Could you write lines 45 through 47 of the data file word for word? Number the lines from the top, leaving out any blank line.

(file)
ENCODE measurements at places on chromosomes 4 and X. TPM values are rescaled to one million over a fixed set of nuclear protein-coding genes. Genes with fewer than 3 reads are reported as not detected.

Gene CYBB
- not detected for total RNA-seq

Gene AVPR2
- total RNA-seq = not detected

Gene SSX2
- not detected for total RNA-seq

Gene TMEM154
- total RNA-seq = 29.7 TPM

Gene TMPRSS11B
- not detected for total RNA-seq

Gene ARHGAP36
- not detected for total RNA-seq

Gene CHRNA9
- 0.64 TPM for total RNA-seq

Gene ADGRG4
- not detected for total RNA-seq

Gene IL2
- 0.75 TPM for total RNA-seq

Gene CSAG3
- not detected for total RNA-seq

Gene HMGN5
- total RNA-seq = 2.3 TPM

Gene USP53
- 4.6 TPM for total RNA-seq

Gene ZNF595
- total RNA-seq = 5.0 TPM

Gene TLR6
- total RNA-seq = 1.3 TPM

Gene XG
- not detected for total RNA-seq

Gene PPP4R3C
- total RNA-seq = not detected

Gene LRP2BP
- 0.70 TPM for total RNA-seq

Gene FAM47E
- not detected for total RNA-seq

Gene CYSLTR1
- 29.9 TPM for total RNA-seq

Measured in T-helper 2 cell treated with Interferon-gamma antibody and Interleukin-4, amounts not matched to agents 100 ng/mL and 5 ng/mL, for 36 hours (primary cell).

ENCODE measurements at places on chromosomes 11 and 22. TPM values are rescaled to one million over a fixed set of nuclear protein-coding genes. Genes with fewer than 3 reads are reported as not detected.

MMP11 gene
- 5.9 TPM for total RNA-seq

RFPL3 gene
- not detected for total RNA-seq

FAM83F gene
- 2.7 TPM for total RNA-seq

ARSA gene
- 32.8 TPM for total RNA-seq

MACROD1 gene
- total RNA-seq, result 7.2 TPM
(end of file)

- not detected for total RNA-seq

FAM83F gene
- 2.7 TPM for total RNA-seq